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US Attorney General Defends Terrorism War Tactics


The attorney general of the United States has conceded mistakes were made in the handling of some prisoners captured in the war on terror, but he has told a European audience the United States does not condone torture and will punish anyone caught using it.

Attorney General Alberto Gonzales has spoken on the need for international cooperation in fighting terrorism at London's International Institute for Strategic Studies.

His appearance follows a series of condemnations of U.S. tactics in the war on terrorism from European human rights groups, some European politicians and the United Nations.

Gonzales concedes there have been self-inflicted setbacks in fighting radical Islamists, such as the mistreatment of inmates at Iraq's Abu Ghraib prison, but he says the perpetrators have been punished, and the war's circumstances are unusual.

"Have we made mistakes? Yes, we've made mistakes," he said. "This has been a very difficult and challenging threat to the United States of America. But we are confronting issues that we've never seen before, a threat that we've never seen before."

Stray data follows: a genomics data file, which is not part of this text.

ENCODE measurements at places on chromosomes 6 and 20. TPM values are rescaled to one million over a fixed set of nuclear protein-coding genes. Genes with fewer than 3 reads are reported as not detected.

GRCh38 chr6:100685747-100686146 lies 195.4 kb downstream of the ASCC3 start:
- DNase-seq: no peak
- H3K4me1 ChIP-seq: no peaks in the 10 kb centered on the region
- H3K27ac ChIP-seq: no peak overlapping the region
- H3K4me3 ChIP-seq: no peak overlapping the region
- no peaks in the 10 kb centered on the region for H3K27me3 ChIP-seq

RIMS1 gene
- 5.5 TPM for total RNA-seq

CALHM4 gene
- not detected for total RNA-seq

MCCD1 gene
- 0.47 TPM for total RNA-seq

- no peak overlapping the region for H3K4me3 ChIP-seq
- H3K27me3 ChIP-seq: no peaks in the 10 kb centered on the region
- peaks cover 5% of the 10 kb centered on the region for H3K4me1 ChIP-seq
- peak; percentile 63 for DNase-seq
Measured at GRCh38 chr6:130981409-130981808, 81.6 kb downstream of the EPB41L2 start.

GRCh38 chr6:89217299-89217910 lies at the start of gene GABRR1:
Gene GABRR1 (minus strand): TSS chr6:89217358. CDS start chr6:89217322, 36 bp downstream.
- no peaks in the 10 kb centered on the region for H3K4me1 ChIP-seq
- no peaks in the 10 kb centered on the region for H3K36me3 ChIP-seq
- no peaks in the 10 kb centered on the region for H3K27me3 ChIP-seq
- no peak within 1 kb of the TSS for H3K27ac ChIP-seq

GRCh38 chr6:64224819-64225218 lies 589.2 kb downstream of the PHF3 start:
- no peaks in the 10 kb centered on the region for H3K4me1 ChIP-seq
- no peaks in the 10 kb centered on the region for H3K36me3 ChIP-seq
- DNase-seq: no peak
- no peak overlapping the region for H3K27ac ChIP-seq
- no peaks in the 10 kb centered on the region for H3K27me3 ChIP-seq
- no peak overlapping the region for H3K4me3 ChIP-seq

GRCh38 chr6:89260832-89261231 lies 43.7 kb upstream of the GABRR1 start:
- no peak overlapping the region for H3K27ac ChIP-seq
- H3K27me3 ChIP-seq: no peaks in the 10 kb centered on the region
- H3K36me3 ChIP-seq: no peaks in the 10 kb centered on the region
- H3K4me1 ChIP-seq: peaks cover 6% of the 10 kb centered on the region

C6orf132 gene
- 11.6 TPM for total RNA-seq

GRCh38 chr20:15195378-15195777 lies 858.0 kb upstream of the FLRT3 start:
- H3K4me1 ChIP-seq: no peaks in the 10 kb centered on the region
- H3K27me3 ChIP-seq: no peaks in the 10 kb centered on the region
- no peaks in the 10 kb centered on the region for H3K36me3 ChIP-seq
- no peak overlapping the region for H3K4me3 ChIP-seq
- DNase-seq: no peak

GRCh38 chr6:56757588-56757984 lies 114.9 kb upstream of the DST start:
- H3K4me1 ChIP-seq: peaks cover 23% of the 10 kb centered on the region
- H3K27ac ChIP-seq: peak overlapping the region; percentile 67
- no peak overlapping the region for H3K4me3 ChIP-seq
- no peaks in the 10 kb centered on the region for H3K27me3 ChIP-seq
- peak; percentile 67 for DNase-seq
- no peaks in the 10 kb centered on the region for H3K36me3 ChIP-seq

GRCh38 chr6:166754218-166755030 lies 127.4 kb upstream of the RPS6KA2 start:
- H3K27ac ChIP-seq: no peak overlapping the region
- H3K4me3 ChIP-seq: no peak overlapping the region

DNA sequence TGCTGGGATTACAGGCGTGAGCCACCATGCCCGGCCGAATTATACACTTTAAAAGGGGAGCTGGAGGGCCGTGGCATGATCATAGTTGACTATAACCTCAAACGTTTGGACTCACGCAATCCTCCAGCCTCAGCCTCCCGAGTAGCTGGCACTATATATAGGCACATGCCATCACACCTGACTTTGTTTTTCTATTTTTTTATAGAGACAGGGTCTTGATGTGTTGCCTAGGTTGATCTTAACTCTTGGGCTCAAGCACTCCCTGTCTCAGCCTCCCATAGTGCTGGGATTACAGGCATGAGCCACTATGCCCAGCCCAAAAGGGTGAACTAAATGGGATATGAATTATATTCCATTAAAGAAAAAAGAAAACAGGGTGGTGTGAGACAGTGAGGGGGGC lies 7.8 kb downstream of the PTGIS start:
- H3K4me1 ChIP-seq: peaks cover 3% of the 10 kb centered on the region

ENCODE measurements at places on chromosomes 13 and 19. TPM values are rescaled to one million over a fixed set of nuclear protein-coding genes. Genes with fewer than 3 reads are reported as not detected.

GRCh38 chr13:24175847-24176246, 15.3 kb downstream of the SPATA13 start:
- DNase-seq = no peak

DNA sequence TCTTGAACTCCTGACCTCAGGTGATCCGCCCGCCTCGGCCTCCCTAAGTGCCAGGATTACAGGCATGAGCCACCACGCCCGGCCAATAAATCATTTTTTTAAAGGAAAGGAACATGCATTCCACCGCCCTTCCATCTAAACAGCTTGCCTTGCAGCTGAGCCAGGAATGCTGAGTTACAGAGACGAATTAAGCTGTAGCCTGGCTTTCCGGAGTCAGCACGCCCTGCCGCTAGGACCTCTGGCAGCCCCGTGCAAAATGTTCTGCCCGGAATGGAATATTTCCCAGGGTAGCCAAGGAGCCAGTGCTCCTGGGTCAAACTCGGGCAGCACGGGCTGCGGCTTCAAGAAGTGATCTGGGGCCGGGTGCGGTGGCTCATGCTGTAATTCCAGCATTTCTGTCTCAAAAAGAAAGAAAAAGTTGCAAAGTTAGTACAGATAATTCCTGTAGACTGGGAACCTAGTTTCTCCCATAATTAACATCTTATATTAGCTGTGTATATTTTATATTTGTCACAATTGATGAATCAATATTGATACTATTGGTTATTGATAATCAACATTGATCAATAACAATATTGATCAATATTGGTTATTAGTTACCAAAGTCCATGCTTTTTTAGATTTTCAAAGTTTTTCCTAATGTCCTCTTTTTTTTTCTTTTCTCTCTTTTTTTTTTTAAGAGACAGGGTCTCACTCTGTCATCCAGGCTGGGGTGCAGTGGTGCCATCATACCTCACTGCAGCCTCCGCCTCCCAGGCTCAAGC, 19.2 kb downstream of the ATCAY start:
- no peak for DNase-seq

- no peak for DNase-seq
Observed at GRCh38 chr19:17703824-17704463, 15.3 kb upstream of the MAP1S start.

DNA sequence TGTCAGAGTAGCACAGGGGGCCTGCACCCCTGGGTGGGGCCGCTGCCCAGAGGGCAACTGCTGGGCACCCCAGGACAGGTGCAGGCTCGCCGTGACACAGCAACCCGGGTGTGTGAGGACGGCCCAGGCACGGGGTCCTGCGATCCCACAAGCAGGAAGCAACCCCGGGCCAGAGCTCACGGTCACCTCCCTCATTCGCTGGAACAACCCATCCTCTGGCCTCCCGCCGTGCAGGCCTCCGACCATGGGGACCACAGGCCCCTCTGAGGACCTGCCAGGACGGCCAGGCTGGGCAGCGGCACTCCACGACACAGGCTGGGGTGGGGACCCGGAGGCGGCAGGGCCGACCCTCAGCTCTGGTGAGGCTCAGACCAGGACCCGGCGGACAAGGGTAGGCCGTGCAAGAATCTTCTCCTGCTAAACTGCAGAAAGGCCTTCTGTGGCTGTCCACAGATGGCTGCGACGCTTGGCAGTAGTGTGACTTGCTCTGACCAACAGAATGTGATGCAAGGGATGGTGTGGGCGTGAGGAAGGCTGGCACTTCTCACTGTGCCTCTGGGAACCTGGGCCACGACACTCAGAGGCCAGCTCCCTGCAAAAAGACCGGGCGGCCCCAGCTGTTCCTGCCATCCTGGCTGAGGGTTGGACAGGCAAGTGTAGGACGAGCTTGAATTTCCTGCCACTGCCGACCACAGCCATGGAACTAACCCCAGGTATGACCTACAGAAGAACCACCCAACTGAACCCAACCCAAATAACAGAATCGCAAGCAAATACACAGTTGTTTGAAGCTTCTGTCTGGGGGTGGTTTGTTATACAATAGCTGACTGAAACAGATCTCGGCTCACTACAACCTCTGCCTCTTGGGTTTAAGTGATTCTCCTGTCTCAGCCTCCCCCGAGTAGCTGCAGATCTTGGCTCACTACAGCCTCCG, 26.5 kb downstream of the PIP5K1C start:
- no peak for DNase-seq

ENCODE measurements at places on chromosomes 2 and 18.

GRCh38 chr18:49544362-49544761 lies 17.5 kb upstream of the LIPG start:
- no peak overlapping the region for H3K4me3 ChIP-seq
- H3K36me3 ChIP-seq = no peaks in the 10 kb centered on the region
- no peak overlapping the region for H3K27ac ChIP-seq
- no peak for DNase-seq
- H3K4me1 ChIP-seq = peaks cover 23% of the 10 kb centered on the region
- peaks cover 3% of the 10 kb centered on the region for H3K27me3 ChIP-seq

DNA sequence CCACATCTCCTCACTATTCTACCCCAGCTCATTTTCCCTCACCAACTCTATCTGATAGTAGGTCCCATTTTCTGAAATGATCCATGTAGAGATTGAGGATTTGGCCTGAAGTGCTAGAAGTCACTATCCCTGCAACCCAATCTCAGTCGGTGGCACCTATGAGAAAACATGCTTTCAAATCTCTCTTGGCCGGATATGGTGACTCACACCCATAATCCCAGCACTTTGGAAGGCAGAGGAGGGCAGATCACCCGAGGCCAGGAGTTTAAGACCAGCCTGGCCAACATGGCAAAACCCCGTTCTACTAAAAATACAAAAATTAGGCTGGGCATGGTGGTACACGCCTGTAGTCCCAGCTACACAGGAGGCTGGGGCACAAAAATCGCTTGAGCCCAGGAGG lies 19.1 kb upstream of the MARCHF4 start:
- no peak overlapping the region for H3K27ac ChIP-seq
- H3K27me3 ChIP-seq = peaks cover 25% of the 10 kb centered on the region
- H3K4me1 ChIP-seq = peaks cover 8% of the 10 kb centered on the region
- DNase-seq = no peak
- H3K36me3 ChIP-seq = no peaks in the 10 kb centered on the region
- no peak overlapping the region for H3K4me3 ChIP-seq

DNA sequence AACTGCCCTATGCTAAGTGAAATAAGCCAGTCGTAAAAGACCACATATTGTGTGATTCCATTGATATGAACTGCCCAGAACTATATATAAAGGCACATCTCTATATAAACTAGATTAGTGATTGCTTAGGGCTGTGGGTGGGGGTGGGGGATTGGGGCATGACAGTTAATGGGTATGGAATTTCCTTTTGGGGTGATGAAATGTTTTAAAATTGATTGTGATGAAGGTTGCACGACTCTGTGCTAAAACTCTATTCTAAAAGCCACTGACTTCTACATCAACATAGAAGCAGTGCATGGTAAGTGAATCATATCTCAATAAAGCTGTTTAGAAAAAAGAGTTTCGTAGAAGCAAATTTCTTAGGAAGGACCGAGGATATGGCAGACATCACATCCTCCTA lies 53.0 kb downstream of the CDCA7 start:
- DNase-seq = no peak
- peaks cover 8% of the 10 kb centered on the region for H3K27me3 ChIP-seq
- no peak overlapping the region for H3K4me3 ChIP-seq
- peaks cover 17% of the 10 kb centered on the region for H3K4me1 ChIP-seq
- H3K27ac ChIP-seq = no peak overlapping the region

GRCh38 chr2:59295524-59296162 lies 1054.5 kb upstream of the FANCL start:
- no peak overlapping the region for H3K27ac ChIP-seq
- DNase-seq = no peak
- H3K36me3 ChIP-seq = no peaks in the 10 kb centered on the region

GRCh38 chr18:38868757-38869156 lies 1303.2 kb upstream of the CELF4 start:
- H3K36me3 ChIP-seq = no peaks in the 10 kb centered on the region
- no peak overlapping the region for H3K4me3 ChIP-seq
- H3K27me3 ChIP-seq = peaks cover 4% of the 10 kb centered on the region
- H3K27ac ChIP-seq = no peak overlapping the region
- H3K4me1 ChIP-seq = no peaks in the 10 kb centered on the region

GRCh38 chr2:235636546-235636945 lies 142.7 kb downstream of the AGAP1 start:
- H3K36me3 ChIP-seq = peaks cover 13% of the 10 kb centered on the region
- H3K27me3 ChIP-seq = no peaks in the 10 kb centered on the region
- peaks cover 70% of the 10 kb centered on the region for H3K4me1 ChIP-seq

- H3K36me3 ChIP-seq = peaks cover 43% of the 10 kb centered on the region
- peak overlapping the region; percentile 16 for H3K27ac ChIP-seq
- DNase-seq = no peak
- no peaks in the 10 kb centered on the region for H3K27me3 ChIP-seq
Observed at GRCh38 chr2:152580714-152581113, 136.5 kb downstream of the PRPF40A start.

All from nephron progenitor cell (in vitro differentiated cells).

Gonzales says he wants to correct any impression that the United States is trampling on human rights and international law in its fight against terrorists.

"I am concerned that there may be people in Europe who believe that the United States does not respect the rule of law," he said. "As the chief law enforcement officer of the United States, that is particularly troubling to me because I know our president. I know him very well. I know he believes in the rule of law and he has great expectations that everyone in his administration abide by our legal obligations."

The attorney general says the United States defines torture as, "the intentional infliction of severe mental or physical suffering." He says he understands that other people might have a lower threshold of what constitutes torture.

Gonzales would not comment about specific allegations of abuses at the Guantanamo Bay detention camp in Cuba, such as water boarding, during which a prisoner fears he might drown. He referred questions about the use of dogs to intimidate Guantanamo prisoners to the Defense Department.

Gonzales says international law was not designed to deal with transnational threats from terrorists who do not represent any particular country. He says there are questions about whether the privileges and rights of captives contained in the 56-year-old Geneva Conventions make sense when confronting 21st century terrorists.

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